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Circular economic tech has not progressed among European investors. But starters who are finding new biowaste works from agrifood and other sources are helping open € 1.8 trillion ($ 1.89 trillion) at a possible cost on the continent.

Every year, Europeans to throw 88 million tons of food – that’s 173 pounds per person. Starters such as Olio, Too Good To Go, Oddbox, Babaco Market, KITRO, Zero-Gachis, and others are working to eliminate food waste through various landing methods.

OddBox in the UK and the Babaco Italian Market sell ‘wonky’ fruits and vegetables from manufacturers – which are edible but not cheap enough to sell in supermarkets.

Also in the UK, Olio connects consumers to restaurants, supermarkets, and department stores and food supplements that would otherwise not be used. Zero-Gachis of France and Too Good To Go of Denmark work on similar models.

Currently, KITRO of Switzerland and Orbisk of the Netherlands develop monitoring tools and software for companies and consumers to monitor and prevent food waste.

Agrifoodtech waste-related businesses earned $ 239 million among them by 2021, or 2.8% of total agrifoodtech revenue on the continent (see chart below.) Data was released in AgFunder and Invest-NL’s Europe-focused ‘Climate Investing’ report. released as part of AgFunder’s Europe 2022 Agrifoodtech Investment Report.

Source: AgFunder / Invest-NL

The fact that agrifoodtech financial backbone is the one that explains the amount of revenue coming in; the lack of progress on investors, however, is the main reason.

Landing results

The devastating effects of food waste are a major factor in Europe’s rising economy, which has risen sharply over the past year. Such companies are helping to reduce the cost of more than € 143 billion ($ 144 billion) in lost food costs each year – not at the end of the river.

On the surface, Forenamics in Germany provides job-like predictions to help food producers anticipate the value of their products. The UK’s Mimica is making smart CDs to prevent food spoilage and improve food safety.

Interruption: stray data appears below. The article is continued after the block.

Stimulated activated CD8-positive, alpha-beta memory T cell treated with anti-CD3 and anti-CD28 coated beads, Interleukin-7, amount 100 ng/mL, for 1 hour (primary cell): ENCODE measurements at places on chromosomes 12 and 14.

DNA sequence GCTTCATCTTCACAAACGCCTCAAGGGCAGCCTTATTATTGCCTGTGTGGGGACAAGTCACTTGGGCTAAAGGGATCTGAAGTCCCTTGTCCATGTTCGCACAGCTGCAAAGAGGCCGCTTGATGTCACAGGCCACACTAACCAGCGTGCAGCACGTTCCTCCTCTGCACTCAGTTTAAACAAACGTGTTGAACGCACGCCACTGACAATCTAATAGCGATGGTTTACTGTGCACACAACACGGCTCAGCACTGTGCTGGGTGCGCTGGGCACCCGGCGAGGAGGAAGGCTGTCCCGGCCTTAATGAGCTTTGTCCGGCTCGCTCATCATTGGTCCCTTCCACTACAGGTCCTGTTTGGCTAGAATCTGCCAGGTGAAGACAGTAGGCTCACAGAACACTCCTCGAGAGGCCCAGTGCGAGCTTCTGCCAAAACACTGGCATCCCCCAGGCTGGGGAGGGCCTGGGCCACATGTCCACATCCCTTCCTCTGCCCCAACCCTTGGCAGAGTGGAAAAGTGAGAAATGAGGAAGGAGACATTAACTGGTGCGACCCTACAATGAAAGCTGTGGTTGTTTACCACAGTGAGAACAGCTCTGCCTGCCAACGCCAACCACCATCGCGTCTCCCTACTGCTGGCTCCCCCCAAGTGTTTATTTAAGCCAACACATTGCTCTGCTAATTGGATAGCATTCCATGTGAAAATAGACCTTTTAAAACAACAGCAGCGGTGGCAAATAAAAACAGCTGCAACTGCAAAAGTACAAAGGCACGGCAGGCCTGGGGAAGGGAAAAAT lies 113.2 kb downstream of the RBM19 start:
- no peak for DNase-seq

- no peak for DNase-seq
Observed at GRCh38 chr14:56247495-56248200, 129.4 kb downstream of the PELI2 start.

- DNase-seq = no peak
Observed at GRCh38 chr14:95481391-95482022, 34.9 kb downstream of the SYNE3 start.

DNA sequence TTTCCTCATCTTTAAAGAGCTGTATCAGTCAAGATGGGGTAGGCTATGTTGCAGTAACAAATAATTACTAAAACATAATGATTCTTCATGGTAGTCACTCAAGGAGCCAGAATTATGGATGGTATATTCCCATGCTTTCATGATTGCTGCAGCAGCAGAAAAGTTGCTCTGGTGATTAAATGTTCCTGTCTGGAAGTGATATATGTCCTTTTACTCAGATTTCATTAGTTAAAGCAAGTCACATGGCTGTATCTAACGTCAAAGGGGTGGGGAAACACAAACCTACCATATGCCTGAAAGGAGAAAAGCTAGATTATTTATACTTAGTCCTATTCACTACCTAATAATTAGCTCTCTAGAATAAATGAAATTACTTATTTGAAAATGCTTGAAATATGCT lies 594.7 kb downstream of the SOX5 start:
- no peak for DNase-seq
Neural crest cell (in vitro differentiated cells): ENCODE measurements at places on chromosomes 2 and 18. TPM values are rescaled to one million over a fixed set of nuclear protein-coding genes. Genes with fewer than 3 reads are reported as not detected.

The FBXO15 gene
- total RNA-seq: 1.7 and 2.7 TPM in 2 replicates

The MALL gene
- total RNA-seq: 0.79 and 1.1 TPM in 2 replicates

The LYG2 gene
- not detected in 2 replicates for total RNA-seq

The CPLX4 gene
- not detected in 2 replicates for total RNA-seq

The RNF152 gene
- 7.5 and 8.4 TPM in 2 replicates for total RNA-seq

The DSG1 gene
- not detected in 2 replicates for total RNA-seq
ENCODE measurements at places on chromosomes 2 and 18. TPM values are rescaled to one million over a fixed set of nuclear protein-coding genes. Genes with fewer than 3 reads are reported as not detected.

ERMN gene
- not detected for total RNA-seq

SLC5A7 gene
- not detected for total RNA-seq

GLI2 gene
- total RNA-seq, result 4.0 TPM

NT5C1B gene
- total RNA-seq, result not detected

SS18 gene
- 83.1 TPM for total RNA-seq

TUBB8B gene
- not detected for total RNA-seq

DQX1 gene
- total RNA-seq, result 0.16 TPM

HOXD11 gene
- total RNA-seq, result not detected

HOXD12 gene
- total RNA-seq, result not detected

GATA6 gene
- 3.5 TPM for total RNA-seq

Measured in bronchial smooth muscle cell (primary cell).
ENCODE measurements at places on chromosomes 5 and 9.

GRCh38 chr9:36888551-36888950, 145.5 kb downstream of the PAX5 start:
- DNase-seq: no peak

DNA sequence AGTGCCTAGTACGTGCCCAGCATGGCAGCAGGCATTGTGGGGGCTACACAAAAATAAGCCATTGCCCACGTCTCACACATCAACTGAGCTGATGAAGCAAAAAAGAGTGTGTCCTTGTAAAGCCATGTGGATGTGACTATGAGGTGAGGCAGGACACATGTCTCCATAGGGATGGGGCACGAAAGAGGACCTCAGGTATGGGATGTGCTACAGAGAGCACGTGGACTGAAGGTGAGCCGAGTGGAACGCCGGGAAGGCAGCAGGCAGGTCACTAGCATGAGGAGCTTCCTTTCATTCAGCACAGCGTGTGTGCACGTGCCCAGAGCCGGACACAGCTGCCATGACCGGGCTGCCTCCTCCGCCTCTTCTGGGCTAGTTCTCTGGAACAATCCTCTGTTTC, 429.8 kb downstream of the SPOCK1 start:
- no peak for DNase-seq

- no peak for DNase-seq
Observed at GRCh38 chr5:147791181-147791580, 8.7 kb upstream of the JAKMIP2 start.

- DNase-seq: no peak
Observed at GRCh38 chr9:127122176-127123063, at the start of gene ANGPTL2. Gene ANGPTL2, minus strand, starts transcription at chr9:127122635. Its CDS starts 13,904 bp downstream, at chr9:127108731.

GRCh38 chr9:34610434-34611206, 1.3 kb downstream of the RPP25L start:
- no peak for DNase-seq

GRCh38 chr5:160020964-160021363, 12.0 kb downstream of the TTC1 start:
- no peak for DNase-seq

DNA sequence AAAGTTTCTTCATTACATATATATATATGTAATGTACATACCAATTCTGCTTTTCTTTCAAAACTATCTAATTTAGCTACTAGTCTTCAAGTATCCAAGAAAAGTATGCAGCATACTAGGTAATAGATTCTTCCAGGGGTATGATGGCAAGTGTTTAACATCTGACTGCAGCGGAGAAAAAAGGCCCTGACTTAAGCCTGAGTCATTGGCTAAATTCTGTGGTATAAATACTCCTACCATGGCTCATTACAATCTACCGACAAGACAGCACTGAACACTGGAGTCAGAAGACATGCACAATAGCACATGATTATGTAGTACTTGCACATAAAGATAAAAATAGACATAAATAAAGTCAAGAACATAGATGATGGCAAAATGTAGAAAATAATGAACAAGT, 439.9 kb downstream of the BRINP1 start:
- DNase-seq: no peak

In Denmark, Carbo Culture is processing food and other waste streams from biomass near a source and converting them into another fuel source.

Only a handful of food-producing businesses in the upper part of the world received money from European investors last year. But eradicating men’s garbage back at a high cost is likely to have a significant impact, according to a 2020 report from the European Environment Agency.

“Reducing the need for food to prevent food waste can reduce environmental degradation in the production, processing, and transport of food. The benefits of reducing such damage to the upper reaches of the river are far greater than any other environmental benefits from recycling, ”states the report.

Top 10 European start-ups from 2021

Source: AgFunder / Invest-NL

Alt-plastic

Manufacturing and utilization of sustainable food production has raised more than a quarter of the European economy ‘s share of agrifoodtech last year. Few are developing sustainable or high-performance alternatives to traditional, oil-based plastics; These include Woodly of Finland, a woodworking manufacturer, and Kelpi of the UK, which manufactures impermeable plastic from seawater.

In the Netherlands, Pieter Pot is an online waste disposal company that uses plastic bags in its sales. Pyxo, from France, is trying to persuade companies and restaurants to change food containers that can be used to set up collection, cleaning, and processing equipment. & Repeat from Sweden is a recycling company that focuses mainly on discarded food.

Few starters are struggling with agricultural waste and other production methods. Finland’s Infinited Fiber raised $ 35.6 million last year to convert perishable materials such as wheat and rice straw, and cardboard, into cotton imitation fabrics. Ricehouse from Italy uses – you think – rice waste to create new types of architecture.

At present, the surrounding economy is still a major factor in European agrifoodtech investors – although there is a significant advantage that has not been spent on preventing and recycling waste.



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